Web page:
Dec. 6, 2013 – Week 14
To: CNS Editors
From: Eric Freedman & Sheila Schimpf
All articles ©2013, Capital News Service, Michigan State University School of Journalism. Nonmembers cannot reproduce CNS articles without written permission.
LAST REGULAR FILE OF THE FALL: This is your last regular weekly file.
BONUS WEEK AHEAD: As in the past, we’ll provide a bonus week file next Friday, Dec. 13, with a selection of still-timely stories you may not have had space for earlier. In addition, CNS subscribers still can use any of our archived stories, photos and graphics.
CNS IN THE SPRING: Dave Poulson will be at the helm of CNS in the spring semester, as he was in fall 2011, while Eric Freedman handles the environmental reporting course. Our 1st file of 2014 will be Friday, Jan. 17.
HERE’S YOUR FILE:
WETLANDGAINS: A large gain in Michigan’s coastal wetlands between 2004-09 may obscure larger longer-term losses that are expected to continue due to development and changing lake levels. Among the most important wetlands in the Great Lakes region are Grand Traverse Bay, the Les Cheneaux Islands and the river mouth wetlands in Manistee County. Saginaw Bay is especially hard hit. We talk to DEQ, U.S. Fish & Wildlife Service and experts at Central Michigan University and MSU. By Matthew Hall. FOR MANISTEE, LUDINGTON, TRAVERSE CITY, SAULT STE. MARIE, ST. IGNACE, CHEBOYGAN, PETOSKEY, HARBOR SPRINGS, BAY MILLS, ALPENA, CADILLAC, HOLLAND, MACOMB & ALL POINTS.
MICHIGANWORKS: Manufacturers and technology, health care and skilled trade employers in Northwest Michigan and the Eastern U.P., like those elsewhere in the state, have difficulty hiring enough “middle-skilled” workers. That mirrors a national trend where demand exceeds supply for jobs requiring more than a high school diploma but less than a bachelor’s degree. By Justine McGuire. FOR TRAVERSE CITY, HARBOR SPRINGS, CHEBOYGAN, CADILLAC, LUDINGTON, LAKE COUNTY, MANISTEE, HERALD REVIEW, GRAND RAPIDS BUSINESS, PETOSKEY & ALL POINTS.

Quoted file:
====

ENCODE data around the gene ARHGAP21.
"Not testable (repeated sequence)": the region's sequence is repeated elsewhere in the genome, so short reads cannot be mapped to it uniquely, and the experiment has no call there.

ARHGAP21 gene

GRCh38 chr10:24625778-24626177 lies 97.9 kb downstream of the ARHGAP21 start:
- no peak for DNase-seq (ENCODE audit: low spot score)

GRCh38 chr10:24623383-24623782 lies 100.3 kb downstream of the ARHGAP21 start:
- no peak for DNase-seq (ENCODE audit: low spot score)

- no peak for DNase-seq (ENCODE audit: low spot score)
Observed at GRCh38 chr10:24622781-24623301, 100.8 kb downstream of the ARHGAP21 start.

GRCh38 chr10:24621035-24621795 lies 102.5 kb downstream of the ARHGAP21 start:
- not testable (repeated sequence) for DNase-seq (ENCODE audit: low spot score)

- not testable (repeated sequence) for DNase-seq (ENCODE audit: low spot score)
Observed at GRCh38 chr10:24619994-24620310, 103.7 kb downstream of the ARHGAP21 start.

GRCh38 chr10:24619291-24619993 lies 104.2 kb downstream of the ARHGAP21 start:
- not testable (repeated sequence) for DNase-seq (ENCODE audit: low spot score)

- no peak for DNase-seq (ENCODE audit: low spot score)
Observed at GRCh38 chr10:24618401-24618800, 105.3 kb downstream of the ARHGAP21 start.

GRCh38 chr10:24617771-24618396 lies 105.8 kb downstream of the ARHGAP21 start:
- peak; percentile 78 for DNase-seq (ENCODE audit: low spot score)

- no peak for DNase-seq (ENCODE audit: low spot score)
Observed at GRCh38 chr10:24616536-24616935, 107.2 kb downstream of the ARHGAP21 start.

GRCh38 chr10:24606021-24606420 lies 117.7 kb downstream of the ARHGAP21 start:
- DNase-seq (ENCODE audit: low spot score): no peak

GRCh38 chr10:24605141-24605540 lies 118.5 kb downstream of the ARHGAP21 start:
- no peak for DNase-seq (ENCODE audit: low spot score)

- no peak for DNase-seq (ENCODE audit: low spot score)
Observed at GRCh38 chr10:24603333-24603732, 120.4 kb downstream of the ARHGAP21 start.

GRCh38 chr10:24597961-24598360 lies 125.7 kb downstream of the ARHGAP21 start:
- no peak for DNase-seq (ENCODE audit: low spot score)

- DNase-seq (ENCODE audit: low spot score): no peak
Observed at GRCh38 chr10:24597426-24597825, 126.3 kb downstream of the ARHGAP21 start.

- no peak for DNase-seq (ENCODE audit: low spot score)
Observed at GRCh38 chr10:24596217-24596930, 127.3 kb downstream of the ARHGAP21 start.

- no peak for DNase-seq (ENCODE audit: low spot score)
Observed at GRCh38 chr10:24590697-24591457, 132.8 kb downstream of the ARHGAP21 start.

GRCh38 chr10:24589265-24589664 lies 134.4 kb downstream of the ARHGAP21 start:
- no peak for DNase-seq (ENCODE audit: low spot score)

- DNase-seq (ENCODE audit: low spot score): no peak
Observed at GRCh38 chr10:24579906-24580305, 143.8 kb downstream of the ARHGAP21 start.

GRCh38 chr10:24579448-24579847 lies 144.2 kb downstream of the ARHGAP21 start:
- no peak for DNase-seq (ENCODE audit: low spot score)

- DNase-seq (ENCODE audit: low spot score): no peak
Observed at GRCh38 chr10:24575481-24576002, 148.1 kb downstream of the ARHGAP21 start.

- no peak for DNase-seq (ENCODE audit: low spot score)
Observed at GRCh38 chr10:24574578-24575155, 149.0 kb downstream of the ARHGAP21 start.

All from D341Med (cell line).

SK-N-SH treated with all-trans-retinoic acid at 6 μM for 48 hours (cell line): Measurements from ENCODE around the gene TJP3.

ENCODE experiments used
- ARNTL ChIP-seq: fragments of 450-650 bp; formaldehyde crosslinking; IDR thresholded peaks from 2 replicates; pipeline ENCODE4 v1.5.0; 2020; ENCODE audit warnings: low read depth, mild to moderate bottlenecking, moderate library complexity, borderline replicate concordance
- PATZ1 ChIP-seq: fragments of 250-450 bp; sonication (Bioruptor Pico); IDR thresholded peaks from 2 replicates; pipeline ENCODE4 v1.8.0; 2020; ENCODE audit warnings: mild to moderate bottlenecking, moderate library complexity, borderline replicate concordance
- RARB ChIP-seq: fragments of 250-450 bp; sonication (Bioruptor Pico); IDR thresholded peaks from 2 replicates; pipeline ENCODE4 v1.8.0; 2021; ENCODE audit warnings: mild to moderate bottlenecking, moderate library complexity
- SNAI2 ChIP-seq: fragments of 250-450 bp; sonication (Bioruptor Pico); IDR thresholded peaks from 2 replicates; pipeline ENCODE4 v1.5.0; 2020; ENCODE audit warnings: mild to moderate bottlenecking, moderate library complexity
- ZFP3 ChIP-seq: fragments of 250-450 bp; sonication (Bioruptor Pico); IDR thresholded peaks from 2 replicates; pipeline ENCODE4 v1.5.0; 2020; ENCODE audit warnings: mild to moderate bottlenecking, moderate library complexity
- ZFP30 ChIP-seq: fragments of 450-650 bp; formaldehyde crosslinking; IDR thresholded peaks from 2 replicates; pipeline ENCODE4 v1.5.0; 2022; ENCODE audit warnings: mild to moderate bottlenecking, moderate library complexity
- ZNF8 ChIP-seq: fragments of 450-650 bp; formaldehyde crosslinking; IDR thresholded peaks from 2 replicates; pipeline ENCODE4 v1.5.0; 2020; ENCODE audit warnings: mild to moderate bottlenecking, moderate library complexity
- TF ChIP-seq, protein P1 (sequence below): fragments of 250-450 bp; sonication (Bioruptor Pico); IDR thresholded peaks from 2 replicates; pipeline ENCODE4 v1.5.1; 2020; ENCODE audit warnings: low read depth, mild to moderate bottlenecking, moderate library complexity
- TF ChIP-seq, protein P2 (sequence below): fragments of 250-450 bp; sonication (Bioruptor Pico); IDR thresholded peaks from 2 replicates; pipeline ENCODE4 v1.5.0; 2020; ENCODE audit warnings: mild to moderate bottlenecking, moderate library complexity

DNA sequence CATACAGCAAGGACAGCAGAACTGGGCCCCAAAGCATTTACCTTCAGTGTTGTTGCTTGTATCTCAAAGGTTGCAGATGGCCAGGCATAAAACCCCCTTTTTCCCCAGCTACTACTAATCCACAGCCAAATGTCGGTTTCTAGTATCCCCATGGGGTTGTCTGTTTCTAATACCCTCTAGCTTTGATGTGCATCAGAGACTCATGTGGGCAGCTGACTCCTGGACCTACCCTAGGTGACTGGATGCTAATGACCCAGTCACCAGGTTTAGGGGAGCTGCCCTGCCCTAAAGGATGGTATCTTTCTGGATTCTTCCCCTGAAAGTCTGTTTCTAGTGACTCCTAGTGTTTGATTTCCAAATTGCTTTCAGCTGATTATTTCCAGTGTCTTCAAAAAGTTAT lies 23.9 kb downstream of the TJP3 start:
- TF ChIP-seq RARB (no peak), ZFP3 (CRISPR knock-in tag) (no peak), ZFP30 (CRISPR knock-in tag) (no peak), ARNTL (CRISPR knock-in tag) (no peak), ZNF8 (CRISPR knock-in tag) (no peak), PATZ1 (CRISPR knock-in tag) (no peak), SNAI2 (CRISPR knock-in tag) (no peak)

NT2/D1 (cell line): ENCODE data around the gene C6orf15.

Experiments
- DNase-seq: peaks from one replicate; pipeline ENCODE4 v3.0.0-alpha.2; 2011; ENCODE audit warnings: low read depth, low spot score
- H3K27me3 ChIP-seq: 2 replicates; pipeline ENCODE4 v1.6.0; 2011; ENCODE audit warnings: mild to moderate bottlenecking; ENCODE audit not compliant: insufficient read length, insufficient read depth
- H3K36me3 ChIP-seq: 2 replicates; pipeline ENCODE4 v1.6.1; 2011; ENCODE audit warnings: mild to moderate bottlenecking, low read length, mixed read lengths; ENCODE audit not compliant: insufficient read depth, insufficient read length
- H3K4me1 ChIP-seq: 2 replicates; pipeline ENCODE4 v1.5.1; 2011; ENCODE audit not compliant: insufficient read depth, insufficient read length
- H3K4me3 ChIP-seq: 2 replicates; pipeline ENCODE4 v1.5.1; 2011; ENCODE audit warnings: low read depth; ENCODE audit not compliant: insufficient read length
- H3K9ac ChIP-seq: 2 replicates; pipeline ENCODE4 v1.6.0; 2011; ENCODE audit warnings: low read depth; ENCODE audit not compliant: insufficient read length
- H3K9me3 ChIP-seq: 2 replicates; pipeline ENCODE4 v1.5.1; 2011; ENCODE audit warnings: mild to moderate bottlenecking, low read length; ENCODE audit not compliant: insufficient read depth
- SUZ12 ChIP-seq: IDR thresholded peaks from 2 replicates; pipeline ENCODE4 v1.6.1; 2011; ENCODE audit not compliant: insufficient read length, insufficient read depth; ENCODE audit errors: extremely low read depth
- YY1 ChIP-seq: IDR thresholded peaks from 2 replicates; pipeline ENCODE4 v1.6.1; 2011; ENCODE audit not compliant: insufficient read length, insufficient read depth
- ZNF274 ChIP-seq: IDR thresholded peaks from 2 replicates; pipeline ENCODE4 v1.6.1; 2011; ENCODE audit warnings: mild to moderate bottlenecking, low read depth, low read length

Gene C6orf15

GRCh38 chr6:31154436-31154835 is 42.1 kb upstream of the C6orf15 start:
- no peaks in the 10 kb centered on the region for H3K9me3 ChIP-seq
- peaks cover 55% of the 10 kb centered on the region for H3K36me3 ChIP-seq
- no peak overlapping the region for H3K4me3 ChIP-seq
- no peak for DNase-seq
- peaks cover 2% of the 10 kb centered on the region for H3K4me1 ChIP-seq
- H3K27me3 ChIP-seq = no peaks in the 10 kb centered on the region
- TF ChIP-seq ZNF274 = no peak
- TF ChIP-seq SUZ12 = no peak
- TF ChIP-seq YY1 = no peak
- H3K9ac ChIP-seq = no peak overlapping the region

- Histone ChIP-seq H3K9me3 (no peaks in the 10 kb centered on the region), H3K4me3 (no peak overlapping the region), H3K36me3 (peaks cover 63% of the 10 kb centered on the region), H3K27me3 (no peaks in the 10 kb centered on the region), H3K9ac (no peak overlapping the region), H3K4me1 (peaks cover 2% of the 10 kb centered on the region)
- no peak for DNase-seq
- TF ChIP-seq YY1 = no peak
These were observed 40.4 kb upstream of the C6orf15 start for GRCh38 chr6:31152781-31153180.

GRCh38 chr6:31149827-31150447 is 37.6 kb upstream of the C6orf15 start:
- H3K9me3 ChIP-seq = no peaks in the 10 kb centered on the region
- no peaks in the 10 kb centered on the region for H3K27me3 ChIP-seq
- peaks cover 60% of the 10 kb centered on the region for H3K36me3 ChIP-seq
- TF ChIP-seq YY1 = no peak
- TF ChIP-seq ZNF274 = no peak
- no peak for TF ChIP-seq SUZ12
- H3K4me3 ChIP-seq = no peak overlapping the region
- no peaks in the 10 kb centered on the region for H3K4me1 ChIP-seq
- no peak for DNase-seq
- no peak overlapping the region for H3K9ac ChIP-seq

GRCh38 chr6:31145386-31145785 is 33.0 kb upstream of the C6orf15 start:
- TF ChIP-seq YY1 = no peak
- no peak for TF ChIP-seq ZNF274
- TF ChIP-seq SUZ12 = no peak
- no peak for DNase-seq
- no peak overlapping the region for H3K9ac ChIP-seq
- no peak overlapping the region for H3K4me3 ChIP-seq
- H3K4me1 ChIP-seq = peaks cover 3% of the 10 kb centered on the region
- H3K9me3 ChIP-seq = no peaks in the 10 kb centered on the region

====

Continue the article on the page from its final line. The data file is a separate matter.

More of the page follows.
TYPHOONRELIEF: Americans are less generous in donating to relief efforts in typhoon-devastated Philippines than they were after the 2010 earthquake in Haiti. Relative distance may be a factor, says an official at the Red Cross’s Southeastern Michigan regional office. A Lowell resident and her relatives in Greenville and Ionia are raising money by selling traditional Filipino dishes and other activities. By Becky McKendry. FOR MACOMB, ROYAL OAK, MICHIGAN CITIZEN, GREENVILLE, GRAND RAPIDS BUSINESS, DEADLINE DETROIT & ALL POINTS.
MASTERGARDENER: Volunteers across the state are being trained as Master Gardeners in preparation for community service projects such as rejuvenation of Belle Isle, gardening at the Kalamazoo County Jail and harvesting food for food banks, as well as answering the public’s questions. We talk to participants from Western Wayne County and Kalamazoo County groups. By Becky McKendry. FOR MICHIGAN CITIZEN, MACOMB, ROYAL OAK, DEADLINE DETROIT, GRAND RAPIDS BUSINESS & ALL POINTS.
TRANSPORTATION: A national study predicts that future air travelers will face even greater delays on holiday eves because airlines are reducing flights and cramming more people into the ones that remain, but officials at Detroit Metropolitan Airport and Gerald R. Ford International Airport say they’re not worried. By Lacee Shepard. FOR GRAND RAPIDS BUSINESS, GREENVILLE, MACOMB, ROYAL OAK, MICHIGAN CITIZEN, DEADLINE DETROIT & ALL POINTS.
GREENCHEMISTRY: Industry, universities and nonprofit groups are teaming up to make manufacturers’ use of chemicals more environmentally friendly. They include the Ecology Center in Ann Arbor, DEQ, Dow Chemical, Herman Miller, Steelcase, General Motors, Grand Valley, Michigan Tech, Wayne State, Kettering and MSU. By Matthew Hall. FOR GRAND RAPIDS BUSINESS, MARQUETTE, HOLLAND, DEADLINE DETROIT, ROYAL OAK, MACOMB, MICHIGAN CITIZEN & ALL POINTS.
ACCESSIBLEFOOD: The Michigan Food Policy Council says the state should increase access to healthy foods for more residents. An official of West Bloomfield-based Associated Food and Petroleum Dealers says Michigan should follow the lead of other states. By Lacee Shepard. FOR MICHIGAN CITIZEN, LANSING, ROYAL OAK, MACOMB, GRAND RAPIDS BUSINESS & ALL POINTS.
ICE&MATH: Scientists have developed a technique that uses math to identify different types of ice on the Great Lakes in what could be a boon for the shipping industry, recreational boaters and the Coast Guard. A Sault Ste. Marie Coast Guard official and an Ann Arbor researcher explain. By Greg Monahan. FOR MARQUETTE, ST. IGNACE, SAULT STE. MARIE, BAY MILLS, CHEBOYGAN, PETOSKEY, HARBOR SPRINGS, LUDINGTON, ALPENA, ALCONA, MACOMB, LUDINGTON, MANISTEE, HOLLAND & ALL POINTS.
w/ICE&MATHPHOTO: Ice covers the Great Lakes. Credit: NASA Earth Observatory.